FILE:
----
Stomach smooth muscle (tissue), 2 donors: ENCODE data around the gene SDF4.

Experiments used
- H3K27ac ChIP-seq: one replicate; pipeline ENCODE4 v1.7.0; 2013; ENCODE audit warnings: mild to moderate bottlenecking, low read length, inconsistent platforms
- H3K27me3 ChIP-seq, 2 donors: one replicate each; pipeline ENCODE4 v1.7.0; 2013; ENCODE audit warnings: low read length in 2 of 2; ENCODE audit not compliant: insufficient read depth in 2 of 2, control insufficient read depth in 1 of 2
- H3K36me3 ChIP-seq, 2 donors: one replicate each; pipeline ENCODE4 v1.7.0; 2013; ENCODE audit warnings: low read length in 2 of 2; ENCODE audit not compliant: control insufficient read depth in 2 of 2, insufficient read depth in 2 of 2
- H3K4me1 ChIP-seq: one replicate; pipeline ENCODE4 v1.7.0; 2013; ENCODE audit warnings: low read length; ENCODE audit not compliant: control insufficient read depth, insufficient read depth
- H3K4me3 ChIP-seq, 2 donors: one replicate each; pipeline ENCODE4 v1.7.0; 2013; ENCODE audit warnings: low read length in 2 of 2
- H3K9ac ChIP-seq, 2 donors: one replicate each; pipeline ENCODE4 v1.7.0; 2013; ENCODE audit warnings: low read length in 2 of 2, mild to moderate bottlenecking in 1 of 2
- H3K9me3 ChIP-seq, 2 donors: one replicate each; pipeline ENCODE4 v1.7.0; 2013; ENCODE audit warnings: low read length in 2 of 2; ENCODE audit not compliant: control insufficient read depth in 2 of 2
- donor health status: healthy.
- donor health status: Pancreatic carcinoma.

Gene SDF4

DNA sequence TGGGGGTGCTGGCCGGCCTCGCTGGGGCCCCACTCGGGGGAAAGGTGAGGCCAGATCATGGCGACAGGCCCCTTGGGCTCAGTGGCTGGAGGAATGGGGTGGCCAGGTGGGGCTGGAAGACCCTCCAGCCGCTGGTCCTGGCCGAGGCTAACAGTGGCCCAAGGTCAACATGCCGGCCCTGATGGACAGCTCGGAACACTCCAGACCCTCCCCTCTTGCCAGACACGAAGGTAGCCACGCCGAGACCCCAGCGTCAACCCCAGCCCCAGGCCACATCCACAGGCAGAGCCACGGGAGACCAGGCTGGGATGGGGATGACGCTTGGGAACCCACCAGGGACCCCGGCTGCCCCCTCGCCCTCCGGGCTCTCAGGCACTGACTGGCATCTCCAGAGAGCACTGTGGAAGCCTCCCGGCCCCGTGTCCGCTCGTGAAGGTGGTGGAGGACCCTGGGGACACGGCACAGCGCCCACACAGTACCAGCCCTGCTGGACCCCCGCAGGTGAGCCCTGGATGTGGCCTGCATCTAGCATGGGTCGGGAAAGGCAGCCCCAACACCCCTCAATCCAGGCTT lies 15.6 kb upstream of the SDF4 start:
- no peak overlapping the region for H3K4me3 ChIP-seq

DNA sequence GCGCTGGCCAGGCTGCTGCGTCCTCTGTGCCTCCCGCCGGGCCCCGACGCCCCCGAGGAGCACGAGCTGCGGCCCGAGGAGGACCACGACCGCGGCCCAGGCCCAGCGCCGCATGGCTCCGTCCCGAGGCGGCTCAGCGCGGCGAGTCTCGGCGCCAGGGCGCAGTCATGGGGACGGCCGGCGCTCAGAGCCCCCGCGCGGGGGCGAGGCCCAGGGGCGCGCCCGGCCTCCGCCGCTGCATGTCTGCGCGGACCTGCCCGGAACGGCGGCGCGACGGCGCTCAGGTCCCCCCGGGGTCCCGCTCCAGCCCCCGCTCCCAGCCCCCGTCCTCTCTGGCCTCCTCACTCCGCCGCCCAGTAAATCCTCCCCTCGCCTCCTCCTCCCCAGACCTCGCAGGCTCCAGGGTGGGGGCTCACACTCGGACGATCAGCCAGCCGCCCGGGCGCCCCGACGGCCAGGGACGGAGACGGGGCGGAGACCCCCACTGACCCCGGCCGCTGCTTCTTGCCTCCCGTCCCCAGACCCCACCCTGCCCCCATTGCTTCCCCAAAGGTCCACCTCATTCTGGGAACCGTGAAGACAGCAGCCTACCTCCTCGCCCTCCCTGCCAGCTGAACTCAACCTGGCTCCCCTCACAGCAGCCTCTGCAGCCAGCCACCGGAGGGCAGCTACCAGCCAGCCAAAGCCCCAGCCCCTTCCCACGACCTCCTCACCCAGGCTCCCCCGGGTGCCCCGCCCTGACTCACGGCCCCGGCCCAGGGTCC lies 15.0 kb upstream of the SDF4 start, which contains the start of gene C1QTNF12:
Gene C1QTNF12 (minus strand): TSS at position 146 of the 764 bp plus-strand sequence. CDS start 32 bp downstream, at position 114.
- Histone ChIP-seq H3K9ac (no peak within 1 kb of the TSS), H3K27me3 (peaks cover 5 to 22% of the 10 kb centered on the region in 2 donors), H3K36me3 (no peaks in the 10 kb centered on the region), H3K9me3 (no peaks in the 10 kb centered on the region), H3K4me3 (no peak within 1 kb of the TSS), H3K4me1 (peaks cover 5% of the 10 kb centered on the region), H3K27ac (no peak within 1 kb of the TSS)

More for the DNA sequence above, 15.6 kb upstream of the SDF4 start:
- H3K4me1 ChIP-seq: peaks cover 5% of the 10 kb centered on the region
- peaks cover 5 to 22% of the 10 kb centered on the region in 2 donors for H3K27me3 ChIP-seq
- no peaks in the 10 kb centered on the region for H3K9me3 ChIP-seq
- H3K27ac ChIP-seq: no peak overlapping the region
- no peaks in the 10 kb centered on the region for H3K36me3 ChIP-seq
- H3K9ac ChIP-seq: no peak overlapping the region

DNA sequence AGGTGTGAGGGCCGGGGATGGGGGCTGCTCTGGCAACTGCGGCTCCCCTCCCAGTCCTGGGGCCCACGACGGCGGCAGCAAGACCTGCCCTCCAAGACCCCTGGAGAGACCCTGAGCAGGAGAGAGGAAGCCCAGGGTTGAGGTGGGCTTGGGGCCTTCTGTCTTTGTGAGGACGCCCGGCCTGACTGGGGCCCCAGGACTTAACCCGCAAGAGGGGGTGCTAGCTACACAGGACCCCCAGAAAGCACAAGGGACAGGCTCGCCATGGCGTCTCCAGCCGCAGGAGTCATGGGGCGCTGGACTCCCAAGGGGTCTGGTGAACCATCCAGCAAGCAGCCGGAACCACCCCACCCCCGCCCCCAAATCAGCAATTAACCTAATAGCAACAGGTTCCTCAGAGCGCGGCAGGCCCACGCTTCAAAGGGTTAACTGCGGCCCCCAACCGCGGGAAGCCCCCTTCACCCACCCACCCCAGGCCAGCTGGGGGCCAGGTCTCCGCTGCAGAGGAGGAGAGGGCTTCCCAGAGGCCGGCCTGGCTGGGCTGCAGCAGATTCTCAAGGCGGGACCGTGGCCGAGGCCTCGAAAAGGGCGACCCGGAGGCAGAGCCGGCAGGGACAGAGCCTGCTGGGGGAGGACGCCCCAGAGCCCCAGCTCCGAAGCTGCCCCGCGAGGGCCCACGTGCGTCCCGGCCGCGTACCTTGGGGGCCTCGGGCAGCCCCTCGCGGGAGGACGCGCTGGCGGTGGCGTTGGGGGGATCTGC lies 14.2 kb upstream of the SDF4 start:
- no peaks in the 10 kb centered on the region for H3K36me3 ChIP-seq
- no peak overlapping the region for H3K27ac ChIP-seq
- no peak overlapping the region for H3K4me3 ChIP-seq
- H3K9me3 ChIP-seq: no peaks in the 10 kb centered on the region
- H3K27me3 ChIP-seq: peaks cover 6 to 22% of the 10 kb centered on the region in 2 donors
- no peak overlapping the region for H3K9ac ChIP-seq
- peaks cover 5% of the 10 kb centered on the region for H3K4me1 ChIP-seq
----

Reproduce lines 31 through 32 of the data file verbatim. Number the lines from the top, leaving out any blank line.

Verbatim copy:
- no peak overlapping the region for H3K9ac ChIP-seq
- peaks cover 5% of the 10 kb centered on the region for H3K4me1 ChIP-seq